Hey there, time traveller!
This article was published 16/12/2008 (3114 days ago), so information in it may no longer be current.
But retail industry officials say there'll be more winners than losers if IKEA Canada gets the green light to build a new 350,000-square-foot store in southwest Winnipeg.
Local retail developer Sandy Shindleman said a development of that size -- the IKEA store is part of a 1.5-million square-foot retail development being planned for the corner of Kenaston Boulevard and Sterling Lyon Way -- will generate a whack of new retail and construction jobs.
IKEA spokesperson Madeleine Lowenborg-Frick confirmed the store alone will employ about 400 people. And there'll be an undetermined number of spin-off jobs because IKEA hires local firms to provide some of the after-sales services it offers, such as home deliveries, furniture assembly, and kitchen installations.
Shindleman and retail analyst John Winters, of Toronto-based John Winter & Associates, said that size of store -- IKEA said it will be one of its largest in Canada -- will also act as a giant retail magnate. It will draw destination shoppers to Winnipeg from all over the province and from as far away as Saskatchewan, Northwestern Ontario, North Dakota and Minnesota, they said, which will also be good for the local economy.
Then there's all that sales tax revenue that used to flow out off the province when Manitobans either purchased products through IKEA's catalogue division, or drove to IKEA stores in other cities. Most of that revenue will now be staying in Manitoba, said commercial real estate agent Ken Yee, of Cushman & Wakefield Lepage.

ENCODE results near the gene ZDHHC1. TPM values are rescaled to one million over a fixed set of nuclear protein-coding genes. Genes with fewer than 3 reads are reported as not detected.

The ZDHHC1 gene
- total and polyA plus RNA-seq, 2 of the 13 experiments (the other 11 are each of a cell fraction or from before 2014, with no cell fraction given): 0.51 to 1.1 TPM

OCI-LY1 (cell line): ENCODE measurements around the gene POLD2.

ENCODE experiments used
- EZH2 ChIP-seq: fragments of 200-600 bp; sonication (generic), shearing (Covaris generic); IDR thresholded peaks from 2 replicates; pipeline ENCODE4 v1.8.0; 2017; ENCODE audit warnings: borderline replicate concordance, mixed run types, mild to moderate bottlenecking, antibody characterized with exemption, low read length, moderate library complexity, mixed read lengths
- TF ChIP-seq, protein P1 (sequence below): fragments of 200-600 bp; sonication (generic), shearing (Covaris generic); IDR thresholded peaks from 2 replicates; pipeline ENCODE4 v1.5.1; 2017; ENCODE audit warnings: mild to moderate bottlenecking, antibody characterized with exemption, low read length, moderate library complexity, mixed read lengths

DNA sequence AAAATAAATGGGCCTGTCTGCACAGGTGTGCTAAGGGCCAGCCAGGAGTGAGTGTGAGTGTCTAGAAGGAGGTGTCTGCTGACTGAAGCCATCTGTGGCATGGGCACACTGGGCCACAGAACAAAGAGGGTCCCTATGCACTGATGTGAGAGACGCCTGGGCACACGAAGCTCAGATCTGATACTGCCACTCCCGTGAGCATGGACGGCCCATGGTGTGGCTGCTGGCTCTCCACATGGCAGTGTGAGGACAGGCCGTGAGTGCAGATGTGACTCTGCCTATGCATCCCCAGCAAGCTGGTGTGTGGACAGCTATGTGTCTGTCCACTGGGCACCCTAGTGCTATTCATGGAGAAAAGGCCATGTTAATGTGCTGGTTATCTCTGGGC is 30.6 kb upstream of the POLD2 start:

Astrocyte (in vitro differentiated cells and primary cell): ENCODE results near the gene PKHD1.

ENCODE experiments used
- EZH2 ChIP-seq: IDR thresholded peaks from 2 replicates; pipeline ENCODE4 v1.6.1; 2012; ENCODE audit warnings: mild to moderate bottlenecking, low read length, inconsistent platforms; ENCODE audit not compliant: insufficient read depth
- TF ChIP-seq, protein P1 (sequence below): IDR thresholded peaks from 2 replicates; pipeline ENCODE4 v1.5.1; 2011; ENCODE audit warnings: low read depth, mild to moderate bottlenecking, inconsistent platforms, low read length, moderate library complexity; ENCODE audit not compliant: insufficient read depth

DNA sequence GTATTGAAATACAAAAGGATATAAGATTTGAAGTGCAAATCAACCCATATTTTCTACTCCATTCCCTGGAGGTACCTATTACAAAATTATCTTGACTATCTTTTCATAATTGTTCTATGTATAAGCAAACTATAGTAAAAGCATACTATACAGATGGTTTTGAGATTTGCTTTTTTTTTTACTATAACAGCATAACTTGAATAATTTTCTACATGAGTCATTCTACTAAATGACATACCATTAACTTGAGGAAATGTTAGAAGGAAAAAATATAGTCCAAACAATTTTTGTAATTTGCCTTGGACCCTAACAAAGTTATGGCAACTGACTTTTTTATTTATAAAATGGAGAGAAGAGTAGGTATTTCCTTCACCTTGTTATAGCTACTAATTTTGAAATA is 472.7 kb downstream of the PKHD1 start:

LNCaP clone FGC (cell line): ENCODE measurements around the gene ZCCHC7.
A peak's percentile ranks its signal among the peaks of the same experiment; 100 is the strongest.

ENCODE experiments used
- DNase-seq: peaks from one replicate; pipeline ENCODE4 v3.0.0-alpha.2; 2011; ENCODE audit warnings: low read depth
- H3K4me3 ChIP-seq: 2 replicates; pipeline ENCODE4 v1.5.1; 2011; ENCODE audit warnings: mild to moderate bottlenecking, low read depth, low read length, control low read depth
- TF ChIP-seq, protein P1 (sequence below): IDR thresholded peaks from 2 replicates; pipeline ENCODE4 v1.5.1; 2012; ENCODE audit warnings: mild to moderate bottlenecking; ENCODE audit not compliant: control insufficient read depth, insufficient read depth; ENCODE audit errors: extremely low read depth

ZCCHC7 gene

IKEA is teaming up with a veteran Winnipeg retail developer -- Michael Nozick of Fairweather Properties Inc. -- to develop the new retail power centre at Kenaston and Sterling Lyon Way.
Fairweather also developed Linden Ridge Shopping Centre, one of the three retail power centres at Kenaston and McGillivray Boulevard. Although the IKEA/Fairweather development will be about the same size as those three power centres combined, Nozick said he's optimistic they'll fill all of the new space.
He noted it will be 2012 or 2013 before the IKEA store opens, so that's plenty of time to line up tenants. He said he's already talking to two large "international players" who are interested in being part of the development.
Although Nozick wouldn't reveal who they are, Yee wondered if one might be Wal-Mart, which is rumoured to be interested in opening one of its superstores in Winnipeg. Another possibility might be Cabela's Canada, the outdoor sporting goods retailer that's interested in adding another Winnipeg outlet, he added.
Yee, who was the listing agent for the 450,000-square-foot Kenaston Common power centre at Kenaston and McGillivray, said that hopefully by the time the new development is ready to go, the North American economy will be on the rebound and a new wave of retail development will be hitting the city.
While the new IKEA store will likely steal some market share away from existing home furnishing retailers in the city, Shindleman and Winter said it's not likely to drive anyone out of business.
They said the retailers it will be competing with, such as Jysk, The Brick , Leon's and Sears Home -- are part of well-established, national or international chains. So they can take the heat.
Michael McMullen, executive vice-president at the North West Company in Winnipeg, and a former senior manager within IKEA's US operations, said a store that size is likely to suck $70 million to $100 million-plus in annual sales out of the market. But it will also generate plenty of customer traffic, which will be good for other retailers in the area.
Mark Dufresne, president and CEO of The Dufresne Group, one the largest independent regional furniture chains in Canada, said he welcomes the presence of IKEA in the market.
"We share a parking lot with them in Calgary and Edmonton and it has been great for our business," Dufresne said referring to his company's Ashley Furniture Home Store locations in those Alberta cities. "They do about 50 per cent of their business in home accessories and our furniture compliments their offerings."
-- with files from Martin Cash